Take a step back and reflect on how we value and manage the world’s most vital resource, ask Thomas Schumann, Markus Barth and Teresa Russell.
2021 World Water Day is March 22nd. This day provides the opportunity to reassess how water is consumed and managed globally. This year’s theme of ‘valuing water’ is especially pertinent in the asset management context.
Water is invaluable to humanity in supporting life and overall well-being. However, there is also a business case for prioritizing water resource management.
Water risks including infrastructure breakdowns, pollution, and water-related natural disasters negatively impact a company’s bottom line, and these risks are only expected to grow as climate change effects intensify. Not only that, but the business costs associated with these risks are projected to be $300 Billion or five times greater if left unaddressed.
Until recently, climate risk has focused solely on the level of carbon emissions. However, companies can continue operating even while spewing massive amounts of carbon into the atmosphere. Without access to water, many companies simply have to shut down, which severely impacts their future viability and profitability. As a result, investors increasingly use water security as a proxy for climate security.
As the financial pressure to remedy these issues mounts, so too does the value of water security. Good water stewardship by consumers, corporations, and investors alike is clearly key to a flourishing society and sustainable global markets. However, according to a recent update by UN-Water, we are not on track to meet Sustainable Development Goal (SDG) 6 and achieve a water-secure world by 2030. 785 million people still lack safe drinking water and 2 Billion people lack improved sanitation, and the COVID-19 pandemic has the potential to exacerbate water scarcity worldwide if no actions are taken.
As a last-ditch effort, UN-Water developed the SDG 6 Global Acceleration Framework which outlines how we can fast-track the path to water security. Its top recommendation is to optimize financing, calling out the financial sector’s capacity to create a game-changing positive impact.
The stage is set for firms and investors. The question is, what is the most effective engagement strategy for improving water management?
The World Economic Forum identifies transformational investment as the solution to systemic risks such as water crises. These investments can tackle long-term water risks while also generating competitive returns, a win-win-win for the environment, society, and investors.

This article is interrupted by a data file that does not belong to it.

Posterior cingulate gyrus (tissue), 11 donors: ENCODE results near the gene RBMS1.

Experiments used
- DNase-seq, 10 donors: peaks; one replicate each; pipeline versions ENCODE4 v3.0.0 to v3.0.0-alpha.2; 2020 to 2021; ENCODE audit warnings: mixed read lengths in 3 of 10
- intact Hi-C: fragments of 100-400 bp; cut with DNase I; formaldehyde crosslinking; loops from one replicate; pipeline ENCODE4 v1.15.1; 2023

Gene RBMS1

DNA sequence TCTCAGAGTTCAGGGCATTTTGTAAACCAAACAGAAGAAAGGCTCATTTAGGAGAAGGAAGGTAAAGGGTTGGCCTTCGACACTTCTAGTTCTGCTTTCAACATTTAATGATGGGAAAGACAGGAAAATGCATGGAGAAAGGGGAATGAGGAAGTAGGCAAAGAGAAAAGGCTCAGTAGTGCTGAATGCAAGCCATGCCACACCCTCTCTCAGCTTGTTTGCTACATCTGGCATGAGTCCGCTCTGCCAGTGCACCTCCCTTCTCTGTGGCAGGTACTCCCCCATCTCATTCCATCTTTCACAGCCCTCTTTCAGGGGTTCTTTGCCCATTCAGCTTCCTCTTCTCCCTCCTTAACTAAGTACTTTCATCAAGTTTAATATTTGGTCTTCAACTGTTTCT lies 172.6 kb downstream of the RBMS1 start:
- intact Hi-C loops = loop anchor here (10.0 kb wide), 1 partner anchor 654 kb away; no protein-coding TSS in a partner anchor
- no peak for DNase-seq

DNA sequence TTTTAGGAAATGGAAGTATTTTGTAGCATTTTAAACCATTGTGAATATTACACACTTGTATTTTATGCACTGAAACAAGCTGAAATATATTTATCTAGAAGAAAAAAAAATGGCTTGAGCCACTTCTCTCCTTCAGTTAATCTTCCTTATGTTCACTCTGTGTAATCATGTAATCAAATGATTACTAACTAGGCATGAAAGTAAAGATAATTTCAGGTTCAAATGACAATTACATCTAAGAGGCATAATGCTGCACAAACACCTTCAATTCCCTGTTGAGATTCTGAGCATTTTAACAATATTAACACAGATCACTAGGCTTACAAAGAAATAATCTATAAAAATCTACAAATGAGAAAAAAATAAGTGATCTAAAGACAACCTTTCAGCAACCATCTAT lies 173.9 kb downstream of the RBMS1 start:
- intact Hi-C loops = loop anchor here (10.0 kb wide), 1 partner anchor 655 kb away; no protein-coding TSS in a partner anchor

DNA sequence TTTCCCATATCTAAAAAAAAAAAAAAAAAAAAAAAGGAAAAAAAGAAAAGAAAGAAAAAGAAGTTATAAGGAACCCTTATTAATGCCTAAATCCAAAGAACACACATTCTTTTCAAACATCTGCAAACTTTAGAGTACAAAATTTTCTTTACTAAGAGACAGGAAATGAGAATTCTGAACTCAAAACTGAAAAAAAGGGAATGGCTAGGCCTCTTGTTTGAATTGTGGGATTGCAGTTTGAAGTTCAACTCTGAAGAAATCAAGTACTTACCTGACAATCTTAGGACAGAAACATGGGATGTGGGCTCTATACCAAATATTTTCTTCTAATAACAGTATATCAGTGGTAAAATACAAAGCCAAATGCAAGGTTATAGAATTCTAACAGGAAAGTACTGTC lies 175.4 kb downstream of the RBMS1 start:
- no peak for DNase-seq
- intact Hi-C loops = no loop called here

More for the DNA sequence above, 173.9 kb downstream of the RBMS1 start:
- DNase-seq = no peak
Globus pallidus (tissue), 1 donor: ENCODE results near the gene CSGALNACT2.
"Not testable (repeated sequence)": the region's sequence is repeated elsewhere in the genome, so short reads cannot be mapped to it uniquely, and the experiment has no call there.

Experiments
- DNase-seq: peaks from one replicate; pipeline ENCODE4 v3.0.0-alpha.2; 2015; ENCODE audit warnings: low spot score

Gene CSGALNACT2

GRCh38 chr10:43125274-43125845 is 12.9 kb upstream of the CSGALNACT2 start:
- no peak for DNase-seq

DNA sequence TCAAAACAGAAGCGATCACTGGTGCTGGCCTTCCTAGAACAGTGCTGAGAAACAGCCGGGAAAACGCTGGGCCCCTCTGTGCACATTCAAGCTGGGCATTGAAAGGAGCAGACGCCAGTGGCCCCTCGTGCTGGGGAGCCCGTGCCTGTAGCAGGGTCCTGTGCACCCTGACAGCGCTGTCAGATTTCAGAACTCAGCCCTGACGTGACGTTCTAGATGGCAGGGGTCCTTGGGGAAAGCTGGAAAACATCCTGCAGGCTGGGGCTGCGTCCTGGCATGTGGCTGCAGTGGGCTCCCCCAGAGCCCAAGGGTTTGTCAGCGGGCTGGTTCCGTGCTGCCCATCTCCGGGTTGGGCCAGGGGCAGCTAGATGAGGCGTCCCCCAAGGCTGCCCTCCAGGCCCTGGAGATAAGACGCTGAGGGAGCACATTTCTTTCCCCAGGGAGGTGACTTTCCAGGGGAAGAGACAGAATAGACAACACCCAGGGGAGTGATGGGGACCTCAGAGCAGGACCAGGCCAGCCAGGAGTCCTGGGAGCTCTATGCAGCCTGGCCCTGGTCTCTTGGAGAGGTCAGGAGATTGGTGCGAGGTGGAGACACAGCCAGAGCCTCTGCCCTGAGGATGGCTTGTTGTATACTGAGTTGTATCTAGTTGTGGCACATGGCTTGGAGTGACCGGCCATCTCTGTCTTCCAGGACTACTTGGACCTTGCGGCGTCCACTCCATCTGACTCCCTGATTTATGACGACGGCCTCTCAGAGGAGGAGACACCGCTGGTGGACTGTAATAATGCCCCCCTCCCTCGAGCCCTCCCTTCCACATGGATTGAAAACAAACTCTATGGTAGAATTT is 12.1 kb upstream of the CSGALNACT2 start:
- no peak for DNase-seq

One responsible investment approach recommended by the DWS Research Institute for improved water management is Risk Control, which involves investing in the broad market while reducing exposure to companies with high water risk. This strategy is the best of both worlds: it provides attractive returns and encourages water stewardship. Thomas Schumann Capital’s investable water security indices and investment products embody this approach by simultaneously promoting water security and delivering sustainable returns while providing global capital markets with the world’s first ever water footprint in equities.
Other investment types include Thematic Equity Funds, which invest in water utilities and companies associated with water purification equipment manufacturing; Positive Approaches, which only invest in companies demonstrating good water stewardship, and Direct Investor Engagement with corporations on their water policies. These approaches can be limited by accepting greater trade-offs between return and positive impact.
Water is not a commercial “commodity” such as gold, oil, gas, sugar or wheat, and is neither sustainably viable nor commercially suited to be traded as such on Wall Street. Access to clean water and sanitation are recognized by the United Nations as human rights.
Clean air, and clean water are the world’s most precious resources, resources that require utmost stewardship, appreciation, and integrity. The value of water cannot be understated. Water risks are present in all industries and geographies. By aligning investor and business objectives with integrated water management, we can turn things around and achieve universal access to clean water in the coming decade.
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Thomas Schumann is the founder of Thomas Schumann Capital® (TSC) is the only sponsor for investable indices and products for water security and responsible investing. TSC’s solutions enable investors to integrate water risk into investment decisions to achieve sustainable performance, positive impact, water stewardship, and engagement, fast-tracking the path to a water-secure world.
Markus Barth is an index pioneer who has designed, developed highly successful investable indices throughout his over 30 years career. In 2007, Markus developed the first-ever climate-focused investable indices that included proprietary valuation metrics to ensure both a low carbon footprint and attractive valuations.
Teresa Russell is a sustainability communications expert with an MS in global sustainability science and BS in finance. She provides business services to mission-driven companies and collaborated with the Frankfurt School of Finance & Management to develop the Strategic Development of Sustainable Financial Investments workshop.